Three teenage migrants have been charged with hijacking a tanker that had rescued them off the coast of Libya. The case highlights some current problems with EU immigration policy.
Three teenage migrants from Guinea and Ivory Coast were charged in a Maltese court on Saturday with terrorist activity after allegedly hijacking a merchant ship that saved them off the coast of Libya and forcing it to sail to the Mediterranean island.
Fears of such incidents have grown since the European Union introduced a policy aimed at shipping rescued migrants back to Libya, where they face mistreatment in detention camps.
The defendants, aged 15, 16 and 19, were arrested on Thursday on board the El Hiblu 1, a Palau-flagged tanker that had diverted from its course from Turkey to Libya after being asked to rescue nearly 100 migrants. The three are accused of having commandeered the vessel on Wednesday when they realized that it was headed to Libya.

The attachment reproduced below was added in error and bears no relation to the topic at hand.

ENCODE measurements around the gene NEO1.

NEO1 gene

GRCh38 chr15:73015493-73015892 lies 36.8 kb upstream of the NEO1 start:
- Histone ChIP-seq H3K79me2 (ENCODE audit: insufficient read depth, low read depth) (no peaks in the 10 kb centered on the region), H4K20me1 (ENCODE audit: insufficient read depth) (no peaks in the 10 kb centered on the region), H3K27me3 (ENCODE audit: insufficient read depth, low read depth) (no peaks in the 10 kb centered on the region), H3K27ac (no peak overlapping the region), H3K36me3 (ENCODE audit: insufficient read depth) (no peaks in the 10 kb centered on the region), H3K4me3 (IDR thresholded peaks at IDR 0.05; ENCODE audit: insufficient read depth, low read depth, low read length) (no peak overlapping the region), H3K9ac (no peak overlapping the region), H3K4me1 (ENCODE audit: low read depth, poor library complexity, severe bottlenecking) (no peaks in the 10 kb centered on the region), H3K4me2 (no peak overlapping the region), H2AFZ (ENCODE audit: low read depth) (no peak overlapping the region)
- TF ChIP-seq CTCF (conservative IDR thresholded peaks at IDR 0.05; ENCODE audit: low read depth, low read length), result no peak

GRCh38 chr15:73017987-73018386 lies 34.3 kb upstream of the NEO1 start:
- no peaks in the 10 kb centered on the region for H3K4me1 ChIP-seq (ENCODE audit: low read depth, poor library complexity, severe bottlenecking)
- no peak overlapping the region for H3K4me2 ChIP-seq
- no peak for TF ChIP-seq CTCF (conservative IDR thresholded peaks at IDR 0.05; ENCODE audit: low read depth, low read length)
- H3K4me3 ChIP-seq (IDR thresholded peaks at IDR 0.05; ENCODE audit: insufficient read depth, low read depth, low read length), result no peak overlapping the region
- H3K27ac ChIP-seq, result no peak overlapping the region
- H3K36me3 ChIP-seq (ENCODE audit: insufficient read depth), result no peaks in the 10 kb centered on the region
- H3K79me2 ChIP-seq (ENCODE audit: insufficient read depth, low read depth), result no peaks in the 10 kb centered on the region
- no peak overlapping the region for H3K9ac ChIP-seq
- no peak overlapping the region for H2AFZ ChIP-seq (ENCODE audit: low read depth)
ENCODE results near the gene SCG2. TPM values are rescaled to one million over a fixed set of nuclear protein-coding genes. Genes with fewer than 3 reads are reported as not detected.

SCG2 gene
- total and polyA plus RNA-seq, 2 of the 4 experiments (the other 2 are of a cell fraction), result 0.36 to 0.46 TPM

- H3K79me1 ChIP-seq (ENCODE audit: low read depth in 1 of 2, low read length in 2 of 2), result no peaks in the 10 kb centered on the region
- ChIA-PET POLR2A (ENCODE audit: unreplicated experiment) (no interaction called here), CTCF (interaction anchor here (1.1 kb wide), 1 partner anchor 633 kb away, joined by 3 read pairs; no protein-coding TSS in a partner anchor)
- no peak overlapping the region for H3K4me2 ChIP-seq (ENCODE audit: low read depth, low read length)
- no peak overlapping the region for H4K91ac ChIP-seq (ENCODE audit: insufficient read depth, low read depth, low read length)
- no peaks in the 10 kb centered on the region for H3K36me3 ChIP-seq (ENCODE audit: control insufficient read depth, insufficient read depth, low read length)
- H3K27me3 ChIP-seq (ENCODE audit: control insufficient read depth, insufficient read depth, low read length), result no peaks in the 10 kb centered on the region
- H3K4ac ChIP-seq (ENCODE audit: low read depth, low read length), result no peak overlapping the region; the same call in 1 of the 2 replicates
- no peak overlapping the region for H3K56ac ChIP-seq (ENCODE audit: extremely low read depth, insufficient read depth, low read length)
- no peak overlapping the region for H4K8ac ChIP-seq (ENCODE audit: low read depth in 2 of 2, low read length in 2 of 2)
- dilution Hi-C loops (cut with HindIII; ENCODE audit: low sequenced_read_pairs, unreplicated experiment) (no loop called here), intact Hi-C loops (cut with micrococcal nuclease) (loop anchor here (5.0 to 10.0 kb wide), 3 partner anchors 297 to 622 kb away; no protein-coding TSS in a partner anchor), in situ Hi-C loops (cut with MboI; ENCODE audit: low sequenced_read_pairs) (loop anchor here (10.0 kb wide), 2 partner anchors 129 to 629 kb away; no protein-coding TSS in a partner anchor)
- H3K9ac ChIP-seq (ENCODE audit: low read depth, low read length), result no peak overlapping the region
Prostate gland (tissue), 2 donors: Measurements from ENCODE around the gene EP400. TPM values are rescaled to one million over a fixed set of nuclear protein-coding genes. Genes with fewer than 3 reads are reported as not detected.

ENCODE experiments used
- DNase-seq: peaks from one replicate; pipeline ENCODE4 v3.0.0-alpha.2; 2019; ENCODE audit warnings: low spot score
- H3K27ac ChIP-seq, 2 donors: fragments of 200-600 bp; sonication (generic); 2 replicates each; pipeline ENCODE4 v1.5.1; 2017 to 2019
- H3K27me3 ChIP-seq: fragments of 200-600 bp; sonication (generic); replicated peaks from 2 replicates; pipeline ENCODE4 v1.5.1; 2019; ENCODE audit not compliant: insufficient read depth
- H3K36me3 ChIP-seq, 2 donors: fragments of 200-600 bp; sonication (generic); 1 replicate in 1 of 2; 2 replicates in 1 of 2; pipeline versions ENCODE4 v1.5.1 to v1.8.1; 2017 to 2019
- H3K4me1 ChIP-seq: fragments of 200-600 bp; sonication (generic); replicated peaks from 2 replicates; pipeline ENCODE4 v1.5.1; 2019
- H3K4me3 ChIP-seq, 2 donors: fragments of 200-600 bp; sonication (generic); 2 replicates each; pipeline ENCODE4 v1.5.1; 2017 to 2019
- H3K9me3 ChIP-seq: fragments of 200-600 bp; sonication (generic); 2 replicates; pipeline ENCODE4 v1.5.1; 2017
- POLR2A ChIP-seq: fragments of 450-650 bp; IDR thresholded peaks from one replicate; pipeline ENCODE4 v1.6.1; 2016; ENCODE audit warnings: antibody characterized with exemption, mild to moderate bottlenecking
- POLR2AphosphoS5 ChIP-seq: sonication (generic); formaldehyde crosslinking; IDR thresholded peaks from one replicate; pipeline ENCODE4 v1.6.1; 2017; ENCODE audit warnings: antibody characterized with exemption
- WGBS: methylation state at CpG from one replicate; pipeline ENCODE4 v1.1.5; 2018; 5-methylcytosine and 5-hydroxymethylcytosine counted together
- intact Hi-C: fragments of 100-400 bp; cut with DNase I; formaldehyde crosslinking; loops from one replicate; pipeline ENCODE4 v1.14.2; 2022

Under Maltese law, hijacking a ship is considered an act of terrorism carrying a punishment of between seven years and life in prison.
Growing risk of hijacking
The Times of Malta reported on Saturday that police had expressed doubts about the ship's hijacking as described by the captain. The newspaper said they believe he may have said he was not in control of his ship to gain permission to land in Malta, which has in the past, like some other European countries, refused ships carrying rescued migrants.
The case highlights the difficulties faced by merchant ships that fulfil the legal requirement to rescue anyone in distress at sea, including the growing risk of hijackings by desperate migrants.
Although UN data show sea arrivals falling from more than a million in 2015 to some 140,000 last year, migration remains a major political theme in the EU, particularly ahead of the European Parliament election in May.
The other rescued migrants, all from western Africa, are now at a reception center on Malta where their applications for asylum are being processed.tj/rc (AP, Reuters, dpa)
First published: March 30, 2019